• Catholicism was given an undefined "special position" on the basis of being the church of the majority. Article 44, section 2… “The State recognises the special position of the Holy Catholic Apostolic and Roman Church as the guardian of the Faith professed by the great majority of the citizens.”
• Other religions were named and recognised on a lower level. The use of the Church of Ireland's official name antagonised conservative Catholics, who saw Catholicism as being the proper and rightful "church of Ireland".
• The Jewish community in Ireland was also given recognition. The explicit granting of a right to exist to the Jewish faith in Ireland marked a significant difference to the legal approach to Jewish rights in other European states, though contemporary Irish society was far from free of anti-semitism.

Though perceived in retrospect as a sectarian article, Article 44 was praised in 1937 by leaders of Irish Protestant churches (notably the Church of Ireland Archbishop of Dublin) and by Jewish groups.

By 1972, article 44 - once condemned by critics as liberal and indeed by some as offensive to Catholicism – article 44 had come to be seen as out of place and dated. The “special status” granted to the Catholic Church was ill-defined, confusing rather than constructive.

The explicit recognition of certain denominations was seen as unnecessary because of the provisions Article 44.2, which contains guarantees of freedom of worship and against religious discrimination.

This Fifth Amendment was introduced by the Fianna Fáil government of Jack Lynch and supported by every other major political party. The Catholic Church did not voice any objection to the amendment but it was opposed by some conservative Catholics. Some leading members of the Church of Ireland and the Jewish Community said during the campaign that while they appreciated the Article's recognition of their existence, that recognition was no longer necessary.

The referendum on the amendment occurred on the same day as the referendum on the Fourth Amendment which lowered the voting age to eighteen. The Fifth Amendment was approved by 721,003 (84.4%) in favour and 133,430 (15.6%) against.

Nevertheless the constitution still contains a number of explicit religious references, such as in the preamble, the oath sworn by the President and Article 44.1, which reads: "The State acknowledges that the homage of public worship is due to Almighty God. It shall hold His Name in reverence, and shall respect and honour religion."

A number of ideas still found in the constitution reflect the Catholic social teachings current in the 1930s. The constitution also grants very broadly worded rights to the institution of the family.

So, Ireland's constitution provides for freedom of religion. And despite all the changes of the late 20thC Christianity remains the country's predominant religion, with the largest church being the Roman Catholic Church. In 2006, 86.8% of the population identified themselves as Roman Catholic, 4.4% described themselves as having "no religion.", and 1.7% did not respond to the question. According to a Georgetown University study, the country has one of the Western World's highest rates of regular Mass attendance.] While daily attendance was 13% in 2006, there was a reduction in weekly attendance from 81% to 48% between 1990 and 2006, although the decline was reported as leveling off.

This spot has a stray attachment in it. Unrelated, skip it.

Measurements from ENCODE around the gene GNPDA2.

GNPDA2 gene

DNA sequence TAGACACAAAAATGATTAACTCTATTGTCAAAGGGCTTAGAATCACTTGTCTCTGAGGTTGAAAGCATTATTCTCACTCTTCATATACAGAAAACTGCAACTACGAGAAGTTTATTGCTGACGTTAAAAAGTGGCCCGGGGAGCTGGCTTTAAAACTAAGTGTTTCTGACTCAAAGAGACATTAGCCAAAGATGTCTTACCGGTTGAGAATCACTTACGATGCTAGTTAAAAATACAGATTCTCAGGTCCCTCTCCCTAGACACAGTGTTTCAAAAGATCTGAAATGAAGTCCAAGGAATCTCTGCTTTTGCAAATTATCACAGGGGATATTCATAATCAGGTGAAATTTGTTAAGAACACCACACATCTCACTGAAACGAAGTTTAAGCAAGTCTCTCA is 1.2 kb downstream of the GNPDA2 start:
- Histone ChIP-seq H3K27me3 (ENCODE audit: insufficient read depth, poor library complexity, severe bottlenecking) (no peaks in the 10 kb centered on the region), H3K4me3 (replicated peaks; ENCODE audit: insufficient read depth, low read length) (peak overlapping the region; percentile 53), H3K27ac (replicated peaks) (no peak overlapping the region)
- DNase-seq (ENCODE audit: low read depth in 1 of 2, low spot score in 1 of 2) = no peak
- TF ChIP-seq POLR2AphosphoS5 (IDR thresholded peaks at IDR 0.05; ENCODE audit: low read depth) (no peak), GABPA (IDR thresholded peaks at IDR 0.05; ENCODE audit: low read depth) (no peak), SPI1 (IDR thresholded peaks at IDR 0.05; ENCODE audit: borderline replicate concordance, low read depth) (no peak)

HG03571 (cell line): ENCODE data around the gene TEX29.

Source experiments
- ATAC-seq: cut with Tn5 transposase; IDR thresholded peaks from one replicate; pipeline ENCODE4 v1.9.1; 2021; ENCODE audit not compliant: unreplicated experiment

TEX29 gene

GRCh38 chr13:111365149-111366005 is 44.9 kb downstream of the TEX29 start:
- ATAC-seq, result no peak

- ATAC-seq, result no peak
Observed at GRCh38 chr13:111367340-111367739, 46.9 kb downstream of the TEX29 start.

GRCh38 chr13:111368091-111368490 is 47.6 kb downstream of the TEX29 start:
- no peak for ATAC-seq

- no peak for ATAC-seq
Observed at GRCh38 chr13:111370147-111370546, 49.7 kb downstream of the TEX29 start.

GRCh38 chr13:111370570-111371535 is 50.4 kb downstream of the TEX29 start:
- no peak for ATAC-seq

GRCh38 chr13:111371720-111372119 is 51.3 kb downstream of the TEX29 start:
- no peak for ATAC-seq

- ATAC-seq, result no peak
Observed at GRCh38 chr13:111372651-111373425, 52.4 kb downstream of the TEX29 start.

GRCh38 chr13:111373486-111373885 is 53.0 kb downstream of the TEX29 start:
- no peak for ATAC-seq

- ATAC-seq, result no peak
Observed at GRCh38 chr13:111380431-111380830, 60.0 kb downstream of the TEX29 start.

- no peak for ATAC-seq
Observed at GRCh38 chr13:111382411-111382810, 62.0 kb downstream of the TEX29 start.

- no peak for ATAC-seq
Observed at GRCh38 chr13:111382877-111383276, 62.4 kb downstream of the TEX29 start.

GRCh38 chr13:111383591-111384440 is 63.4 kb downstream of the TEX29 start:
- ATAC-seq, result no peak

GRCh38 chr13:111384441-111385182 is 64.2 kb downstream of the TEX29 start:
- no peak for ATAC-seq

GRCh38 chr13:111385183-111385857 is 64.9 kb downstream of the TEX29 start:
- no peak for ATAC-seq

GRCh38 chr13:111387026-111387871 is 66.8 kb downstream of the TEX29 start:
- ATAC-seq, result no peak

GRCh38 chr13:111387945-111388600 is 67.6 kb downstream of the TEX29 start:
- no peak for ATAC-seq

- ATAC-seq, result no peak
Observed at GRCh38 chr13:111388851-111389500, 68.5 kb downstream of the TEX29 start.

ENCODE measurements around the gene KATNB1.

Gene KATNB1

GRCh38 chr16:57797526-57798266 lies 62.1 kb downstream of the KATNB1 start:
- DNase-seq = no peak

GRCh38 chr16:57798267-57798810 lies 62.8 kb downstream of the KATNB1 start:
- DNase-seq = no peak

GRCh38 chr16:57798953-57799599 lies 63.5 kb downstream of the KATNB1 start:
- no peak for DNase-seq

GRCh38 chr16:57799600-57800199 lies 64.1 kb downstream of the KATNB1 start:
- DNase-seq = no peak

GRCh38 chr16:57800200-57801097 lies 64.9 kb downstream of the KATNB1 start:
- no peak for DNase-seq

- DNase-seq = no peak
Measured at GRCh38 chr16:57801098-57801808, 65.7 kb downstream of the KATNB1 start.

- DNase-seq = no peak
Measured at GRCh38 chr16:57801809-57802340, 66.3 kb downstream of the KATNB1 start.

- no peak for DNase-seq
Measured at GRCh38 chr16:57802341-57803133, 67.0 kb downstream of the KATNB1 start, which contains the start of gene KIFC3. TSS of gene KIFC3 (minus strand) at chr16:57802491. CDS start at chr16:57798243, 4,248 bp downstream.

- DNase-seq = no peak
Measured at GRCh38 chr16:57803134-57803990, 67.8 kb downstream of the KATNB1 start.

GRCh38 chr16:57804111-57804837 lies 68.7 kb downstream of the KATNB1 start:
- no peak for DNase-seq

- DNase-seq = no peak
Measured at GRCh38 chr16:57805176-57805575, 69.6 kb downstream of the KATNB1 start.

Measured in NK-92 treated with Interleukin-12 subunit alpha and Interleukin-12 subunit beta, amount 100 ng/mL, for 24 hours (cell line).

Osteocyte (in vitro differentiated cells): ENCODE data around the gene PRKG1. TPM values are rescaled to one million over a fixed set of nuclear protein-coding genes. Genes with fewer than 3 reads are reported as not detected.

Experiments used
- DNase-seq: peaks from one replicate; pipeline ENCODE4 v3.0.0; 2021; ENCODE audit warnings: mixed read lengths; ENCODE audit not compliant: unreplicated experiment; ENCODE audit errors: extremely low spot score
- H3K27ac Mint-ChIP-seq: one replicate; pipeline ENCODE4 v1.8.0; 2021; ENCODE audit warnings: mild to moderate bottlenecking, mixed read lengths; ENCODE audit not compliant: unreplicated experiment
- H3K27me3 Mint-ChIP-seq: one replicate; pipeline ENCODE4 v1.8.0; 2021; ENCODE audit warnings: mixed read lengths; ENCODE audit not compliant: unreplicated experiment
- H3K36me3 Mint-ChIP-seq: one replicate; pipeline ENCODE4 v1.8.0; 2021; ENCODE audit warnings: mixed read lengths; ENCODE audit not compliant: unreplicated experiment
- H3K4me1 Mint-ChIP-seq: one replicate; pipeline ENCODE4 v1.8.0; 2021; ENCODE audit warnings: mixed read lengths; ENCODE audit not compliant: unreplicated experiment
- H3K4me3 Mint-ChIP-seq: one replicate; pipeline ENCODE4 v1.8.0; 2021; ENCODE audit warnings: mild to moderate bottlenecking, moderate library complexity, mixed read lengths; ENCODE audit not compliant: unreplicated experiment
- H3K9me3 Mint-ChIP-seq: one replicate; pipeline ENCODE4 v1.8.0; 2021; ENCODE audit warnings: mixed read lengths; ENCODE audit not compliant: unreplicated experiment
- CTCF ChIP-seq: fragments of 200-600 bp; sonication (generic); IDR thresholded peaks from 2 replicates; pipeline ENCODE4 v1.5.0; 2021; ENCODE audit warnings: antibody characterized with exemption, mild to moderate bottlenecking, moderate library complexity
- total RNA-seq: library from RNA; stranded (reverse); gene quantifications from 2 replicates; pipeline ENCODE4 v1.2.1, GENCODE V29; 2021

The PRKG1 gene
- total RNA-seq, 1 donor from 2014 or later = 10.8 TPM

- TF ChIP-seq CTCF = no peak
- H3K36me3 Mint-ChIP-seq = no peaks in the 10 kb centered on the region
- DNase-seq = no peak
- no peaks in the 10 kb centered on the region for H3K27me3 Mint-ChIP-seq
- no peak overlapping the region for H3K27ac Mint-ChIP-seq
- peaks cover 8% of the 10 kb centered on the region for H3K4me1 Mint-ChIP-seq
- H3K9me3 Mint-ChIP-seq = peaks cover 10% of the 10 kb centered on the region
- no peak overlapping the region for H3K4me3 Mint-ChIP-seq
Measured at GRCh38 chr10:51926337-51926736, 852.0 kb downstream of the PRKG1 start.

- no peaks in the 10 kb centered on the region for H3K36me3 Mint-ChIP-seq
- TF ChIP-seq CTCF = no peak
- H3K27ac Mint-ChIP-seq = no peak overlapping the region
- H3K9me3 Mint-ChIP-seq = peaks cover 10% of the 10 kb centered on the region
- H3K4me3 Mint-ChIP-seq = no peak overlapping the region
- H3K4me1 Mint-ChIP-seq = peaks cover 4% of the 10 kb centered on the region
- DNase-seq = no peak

Where does all that leave my question, Can 21stC Ireland live without God? Well, I think at the very least, Ireland has to choose. The country has to decide what it wants. The country cannot easily ignore all the questions. And every individual has to choose. Ireland may be a Christian country. But that does not mean all its people are Christian. And as people we cannot ignore the questions. Do we really believe that Jesus Christ is Lord of Ireland? Do we really believe that oaths should be taken before the presence and being the God the Father Son and Holy Spirit?

There is at least one practical reason why Ireland cannot live without God in the 21stC… the preceding generations in Ireland created a political and social society with God at its heart. This generation should at least explore study and get to know the God of the Bible before moving on. Because who or what will replace God at the heart of society if we retire God into historical obscurity? Who or what will provide the justice equality and fairness that the country needs so badly? The Christian gospel does not begin with political constitutions. The Christian faith does not focus on how to solve political and financial problems on a national scale. But it does provide identity for all those who choose to acknowledge Jesus Christ as Lord. It does provide hope for all those who know and believe that God the Father is the Almighty God who created all things.

Saturday, October 16, 2010

Science and the New Atheism

[These notes were prepared in the second full week of October 2010. They were intended as a 20 minute lunch time talk. Some sections rely heavily on popular online resources, such as Wikipedia.]

Last Saturday would have been John Lennon’s 70th birthday, and his most famous song – at least, his most famous hit as a solo artist – that song provides the title for the first two talks of this Word @ 1 series… “Imagine there’s no heaven” Imagine there’s no heaven, it’s easy if you try, no hell below us, above us only sky…" The song doesn’t explicitly mention God. But the sentiment and the message is very clear. We don’t need God, we don’t need religion, we can and should live based on what we see in the world here and now. And Lennon’s philosophy of life was in some way a God-less, classless, society where there was equality and freedom with regard to rights and property and so on. Because for Lennon - at least according to the lyrics of Imagine - political, religious and national loyalties were the source of poverty, inequality and war.